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Two members of the Philadelphia Chapter of the Outlaws Motorcycle Gang went on trial in Common Pleas Court

Thursday, 10 March 2011

Two members of the Philadelphia Chapter of the Outlaws Motorcycle Gang went on trial in Common Pleas Court for their alleged role in a $5 million crystal methamphetamine drug trafficking ring.

Jeffrey J. “Death Row” Hampton, 37, of Berlin N.J., and Charles D. “The Panhead” Rees, 55, of Norristown, were charged in August 2008 as part of a state Attorney General’s Office drug investigation known as “Operation Ice Breaker.” In the months since, dozens of the 40 suspected drug dealers arrested in the operation have pleaded guilty before Judge Howard F. Riley Jr., and are either awaiting sentencing or have been sentenced.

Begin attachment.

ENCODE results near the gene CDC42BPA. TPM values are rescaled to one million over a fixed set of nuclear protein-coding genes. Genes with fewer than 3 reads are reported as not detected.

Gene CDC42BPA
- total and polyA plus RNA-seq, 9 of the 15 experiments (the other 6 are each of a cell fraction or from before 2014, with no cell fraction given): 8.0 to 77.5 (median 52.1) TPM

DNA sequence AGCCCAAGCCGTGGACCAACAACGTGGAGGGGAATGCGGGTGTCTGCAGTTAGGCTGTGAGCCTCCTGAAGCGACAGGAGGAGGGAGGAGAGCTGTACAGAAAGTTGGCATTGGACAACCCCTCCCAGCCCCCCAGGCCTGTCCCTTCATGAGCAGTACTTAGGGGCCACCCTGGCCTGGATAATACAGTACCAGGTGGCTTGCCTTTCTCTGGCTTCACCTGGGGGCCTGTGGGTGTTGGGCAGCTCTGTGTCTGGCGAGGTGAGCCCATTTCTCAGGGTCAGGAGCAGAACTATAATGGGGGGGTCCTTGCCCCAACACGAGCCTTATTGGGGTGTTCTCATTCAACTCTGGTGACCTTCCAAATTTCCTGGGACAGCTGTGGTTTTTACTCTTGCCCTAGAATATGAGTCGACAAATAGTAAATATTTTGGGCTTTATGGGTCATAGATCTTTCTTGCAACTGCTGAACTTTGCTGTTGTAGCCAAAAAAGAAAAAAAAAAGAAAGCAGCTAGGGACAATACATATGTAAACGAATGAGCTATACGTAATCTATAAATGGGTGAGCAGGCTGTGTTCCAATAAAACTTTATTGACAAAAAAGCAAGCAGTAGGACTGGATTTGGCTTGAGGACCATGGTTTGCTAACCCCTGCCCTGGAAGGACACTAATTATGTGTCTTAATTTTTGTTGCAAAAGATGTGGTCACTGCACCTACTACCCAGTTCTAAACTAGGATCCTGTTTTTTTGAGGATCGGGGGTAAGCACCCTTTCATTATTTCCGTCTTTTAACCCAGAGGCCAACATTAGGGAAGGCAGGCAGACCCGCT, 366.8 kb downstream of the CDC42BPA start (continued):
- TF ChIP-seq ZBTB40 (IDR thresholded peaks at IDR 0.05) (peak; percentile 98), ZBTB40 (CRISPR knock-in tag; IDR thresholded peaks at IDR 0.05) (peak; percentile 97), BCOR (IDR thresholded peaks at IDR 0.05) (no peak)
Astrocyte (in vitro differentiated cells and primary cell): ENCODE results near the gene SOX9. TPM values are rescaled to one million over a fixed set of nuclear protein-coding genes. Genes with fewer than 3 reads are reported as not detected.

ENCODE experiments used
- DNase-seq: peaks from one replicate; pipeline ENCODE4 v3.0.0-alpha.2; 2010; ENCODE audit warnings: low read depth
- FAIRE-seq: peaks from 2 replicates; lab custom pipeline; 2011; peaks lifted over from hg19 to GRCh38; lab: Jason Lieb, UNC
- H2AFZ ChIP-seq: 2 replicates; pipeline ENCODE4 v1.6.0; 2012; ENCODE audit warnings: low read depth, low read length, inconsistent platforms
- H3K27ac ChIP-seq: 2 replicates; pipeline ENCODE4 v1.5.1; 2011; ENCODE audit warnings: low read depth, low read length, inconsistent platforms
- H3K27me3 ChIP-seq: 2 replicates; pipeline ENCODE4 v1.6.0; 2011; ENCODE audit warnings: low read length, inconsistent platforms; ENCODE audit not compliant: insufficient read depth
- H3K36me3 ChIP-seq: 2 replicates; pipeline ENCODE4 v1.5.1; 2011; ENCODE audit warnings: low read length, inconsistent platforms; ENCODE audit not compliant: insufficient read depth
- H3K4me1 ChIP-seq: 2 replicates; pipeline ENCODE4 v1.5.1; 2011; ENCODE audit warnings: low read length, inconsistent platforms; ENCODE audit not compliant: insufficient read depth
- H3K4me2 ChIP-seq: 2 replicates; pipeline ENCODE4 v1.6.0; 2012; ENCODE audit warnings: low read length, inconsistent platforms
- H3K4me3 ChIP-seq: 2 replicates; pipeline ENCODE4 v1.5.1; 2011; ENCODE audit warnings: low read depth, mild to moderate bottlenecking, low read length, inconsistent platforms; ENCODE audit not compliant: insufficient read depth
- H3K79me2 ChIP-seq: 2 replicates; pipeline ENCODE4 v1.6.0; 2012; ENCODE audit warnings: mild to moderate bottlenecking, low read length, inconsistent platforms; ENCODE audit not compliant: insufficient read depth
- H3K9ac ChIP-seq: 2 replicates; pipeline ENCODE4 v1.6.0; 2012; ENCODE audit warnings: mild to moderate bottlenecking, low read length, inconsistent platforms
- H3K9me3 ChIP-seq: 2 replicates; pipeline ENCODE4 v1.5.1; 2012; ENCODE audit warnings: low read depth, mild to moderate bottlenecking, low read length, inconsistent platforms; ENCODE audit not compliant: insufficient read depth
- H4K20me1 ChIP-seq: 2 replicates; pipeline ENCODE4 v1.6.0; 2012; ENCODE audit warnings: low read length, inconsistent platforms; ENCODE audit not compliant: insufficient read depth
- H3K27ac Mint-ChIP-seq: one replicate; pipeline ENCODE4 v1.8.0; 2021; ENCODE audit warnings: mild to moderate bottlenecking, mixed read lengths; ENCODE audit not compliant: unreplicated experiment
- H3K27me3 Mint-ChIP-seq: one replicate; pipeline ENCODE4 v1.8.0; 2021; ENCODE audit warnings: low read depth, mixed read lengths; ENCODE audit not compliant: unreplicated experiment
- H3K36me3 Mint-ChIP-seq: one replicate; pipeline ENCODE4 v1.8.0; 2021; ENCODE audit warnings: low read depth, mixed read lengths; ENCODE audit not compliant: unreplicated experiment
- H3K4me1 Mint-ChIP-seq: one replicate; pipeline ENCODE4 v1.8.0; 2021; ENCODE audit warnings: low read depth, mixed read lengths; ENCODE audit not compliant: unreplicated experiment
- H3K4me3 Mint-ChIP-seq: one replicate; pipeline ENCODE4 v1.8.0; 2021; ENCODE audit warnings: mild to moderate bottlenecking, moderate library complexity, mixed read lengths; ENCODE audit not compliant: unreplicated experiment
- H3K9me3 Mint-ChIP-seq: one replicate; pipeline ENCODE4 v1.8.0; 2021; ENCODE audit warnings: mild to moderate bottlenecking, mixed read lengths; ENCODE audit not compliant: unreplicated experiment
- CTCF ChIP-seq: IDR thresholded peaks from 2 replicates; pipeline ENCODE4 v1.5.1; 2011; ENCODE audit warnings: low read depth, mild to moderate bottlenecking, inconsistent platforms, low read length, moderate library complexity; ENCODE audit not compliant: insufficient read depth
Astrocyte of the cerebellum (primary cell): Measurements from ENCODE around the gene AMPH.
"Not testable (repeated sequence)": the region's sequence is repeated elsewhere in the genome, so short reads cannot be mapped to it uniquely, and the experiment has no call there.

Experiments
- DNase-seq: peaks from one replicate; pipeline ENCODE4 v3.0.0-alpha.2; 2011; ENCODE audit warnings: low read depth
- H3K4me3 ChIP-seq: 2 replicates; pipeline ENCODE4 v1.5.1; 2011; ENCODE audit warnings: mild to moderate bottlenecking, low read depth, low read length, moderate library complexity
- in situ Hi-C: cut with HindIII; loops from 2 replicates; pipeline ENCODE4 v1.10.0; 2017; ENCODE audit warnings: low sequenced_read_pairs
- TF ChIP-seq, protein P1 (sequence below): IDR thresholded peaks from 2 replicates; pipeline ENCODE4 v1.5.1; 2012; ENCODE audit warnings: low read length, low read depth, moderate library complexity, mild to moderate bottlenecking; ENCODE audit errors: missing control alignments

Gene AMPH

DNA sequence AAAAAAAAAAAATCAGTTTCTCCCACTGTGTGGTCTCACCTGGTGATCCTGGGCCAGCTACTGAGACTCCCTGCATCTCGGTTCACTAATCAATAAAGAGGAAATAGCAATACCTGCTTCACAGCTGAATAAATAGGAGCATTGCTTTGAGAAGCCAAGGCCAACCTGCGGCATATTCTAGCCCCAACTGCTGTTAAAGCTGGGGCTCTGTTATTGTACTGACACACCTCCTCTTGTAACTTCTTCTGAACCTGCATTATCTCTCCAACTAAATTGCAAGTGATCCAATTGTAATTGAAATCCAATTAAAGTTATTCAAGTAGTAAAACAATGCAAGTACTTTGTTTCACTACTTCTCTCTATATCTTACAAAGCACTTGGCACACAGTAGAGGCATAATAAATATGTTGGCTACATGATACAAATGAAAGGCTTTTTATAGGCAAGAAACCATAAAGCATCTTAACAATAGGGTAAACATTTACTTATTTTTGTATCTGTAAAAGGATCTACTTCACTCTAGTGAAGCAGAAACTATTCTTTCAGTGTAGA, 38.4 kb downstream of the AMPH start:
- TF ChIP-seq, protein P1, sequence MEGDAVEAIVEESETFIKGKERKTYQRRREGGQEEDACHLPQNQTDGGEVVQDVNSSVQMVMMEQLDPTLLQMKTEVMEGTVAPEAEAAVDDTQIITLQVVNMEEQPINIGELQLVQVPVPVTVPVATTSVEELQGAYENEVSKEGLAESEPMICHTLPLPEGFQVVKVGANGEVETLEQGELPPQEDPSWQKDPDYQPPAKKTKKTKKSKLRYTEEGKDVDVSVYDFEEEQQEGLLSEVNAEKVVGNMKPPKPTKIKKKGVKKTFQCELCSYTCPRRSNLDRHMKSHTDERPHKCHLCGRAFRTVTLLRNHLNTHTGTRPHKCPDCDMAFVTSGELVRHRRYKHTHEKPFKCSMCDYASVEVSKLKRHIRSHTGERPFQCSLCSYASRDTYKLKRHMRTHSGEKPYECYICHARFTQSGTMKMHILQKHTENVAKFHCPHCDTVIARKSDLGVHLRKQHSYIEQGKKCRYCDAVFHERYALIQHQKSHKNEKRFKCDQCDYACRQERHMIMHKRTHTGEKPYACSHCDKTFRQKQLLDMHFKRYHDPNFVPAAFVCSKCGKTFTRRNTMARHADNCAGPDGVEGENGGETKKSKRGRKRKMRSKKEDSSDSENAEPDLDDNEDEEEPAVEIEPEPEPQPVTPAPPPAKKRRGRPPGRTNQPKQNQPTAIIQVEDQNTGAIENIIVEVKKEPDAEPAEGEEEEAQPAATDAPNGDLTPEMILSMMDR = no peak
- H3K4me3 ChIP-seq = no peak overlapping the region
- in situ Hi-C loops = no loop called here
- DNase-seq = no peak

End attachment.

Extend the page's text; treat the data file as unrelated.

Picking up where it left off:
Hampton and Rees, who is acting president of the Outlaws, have steadfastly maintained their innocence.

On Tuesday, Deputy Attorney General Andrew Rongaus, in his opening statement to the jury of seven men and five women hearing the case, urged them to use their common sense in fitting the testimony they will hear over the next week to the behavior of the two men with the actions of a drug ring.

Rongaus said that much of the evidence in the case would be recordings of wire-tapped phone conversations between Hampton and a Philadelphia meth dealer named William Lees. Timothy J. Deery, the state Bureau of Narcotics Investigation agent who led the investigation into the massive drug ring, which saw drugs shipped from Latin America to Philadelphia, would lead them through the maze of drug jargon they would hear, he said.

“This case is not one of your typical drug cases,” where a police informant would testify about buying drugs from a dealer. Instead, the jury would hear testimony that Rongaus said were conversations about shipments of meth, cocaine and marijuana coming in, and those drugs being picked up.

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A person charged with a crime is presumed innocent until proven guilty

A person charged with a crime is presumed innocent until proven guilty

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